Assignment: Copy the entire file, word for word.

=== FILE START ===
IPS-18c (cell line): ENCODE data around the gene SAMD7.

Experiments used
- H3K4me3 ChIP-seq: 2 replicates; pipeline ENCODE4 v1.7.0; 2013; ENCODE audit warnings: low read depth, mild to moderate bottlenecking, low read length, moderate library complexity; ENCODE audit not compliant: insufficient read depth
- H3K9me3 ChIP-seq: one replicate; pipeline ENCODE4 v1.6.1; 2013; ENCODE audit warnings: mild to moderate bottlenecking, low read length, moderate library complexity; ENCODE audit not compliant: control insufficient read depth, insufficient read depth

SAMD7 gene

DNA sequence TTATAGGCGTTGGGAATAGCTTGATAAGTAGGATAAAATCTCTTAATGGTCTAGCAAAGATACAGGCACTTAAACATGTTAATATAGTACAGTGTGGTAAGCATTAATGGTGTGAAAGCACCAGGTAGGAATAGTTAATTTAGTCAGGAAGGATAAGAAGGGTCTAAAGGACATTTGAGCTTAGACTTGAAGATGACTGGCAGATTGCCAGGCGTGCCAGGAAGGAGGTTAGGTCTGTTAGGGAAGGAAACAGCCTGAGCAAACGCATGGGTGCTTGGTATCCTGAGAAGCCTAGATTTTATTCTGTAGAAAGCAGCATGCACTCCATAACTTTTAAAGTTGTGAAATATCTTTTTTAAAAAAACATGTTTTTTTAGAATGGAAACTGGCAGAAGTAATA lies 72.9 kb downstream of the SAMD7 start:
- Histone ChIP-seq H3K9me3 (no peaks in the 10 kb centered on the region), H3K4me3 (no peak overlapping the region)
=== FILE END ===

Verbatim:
IPS-18c (cell line): ENCODE data around the gene SAMD7.

Experiments used
- H3K4me3 ChIP-seq: 2 replicates; pipeline ENCODE4 v1.7.0; 2013; ENCODE audit warnings: low read depth, mild to moderate bottlenecking, low read length, moderate library complexity; ENCODE audit not compliant: insufficient read depth
- H3K9me3 ChIP-seq: one replicate; pipeline ENCODE4 v1.6.1; 2013; ENCODE audit warnings: mild to moderate bottlenecking, low read length, moderate library complexity; ENCODE audit not compliant: control insufficient read depth, insufficient read depth

SAMD7 gene

DNA sequence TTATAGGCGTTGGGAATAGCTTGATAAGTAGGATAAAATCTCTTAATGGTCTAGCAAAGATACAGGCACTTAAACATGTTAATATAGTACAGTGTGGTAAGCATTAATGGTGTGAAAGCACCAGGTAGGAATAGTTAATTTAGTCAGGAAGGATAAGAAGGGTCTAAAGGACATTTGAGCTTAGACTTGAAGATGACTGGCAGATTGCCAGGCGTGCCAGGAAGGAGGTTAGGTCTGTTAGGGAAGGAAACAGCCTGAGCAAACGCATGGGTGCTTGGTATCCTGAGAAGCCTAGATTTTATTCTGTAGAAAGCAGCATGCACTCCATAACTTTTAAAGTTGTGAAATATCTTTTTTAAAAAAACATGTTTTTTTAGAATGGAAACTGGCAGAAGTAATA lies 72.9 kb downstream of the SAMD7 start:
- Histone ChIP-seq H3K9me3 (no peaks in the 10 kb centered on the region), H3K4me3 (no peak overlapping the region)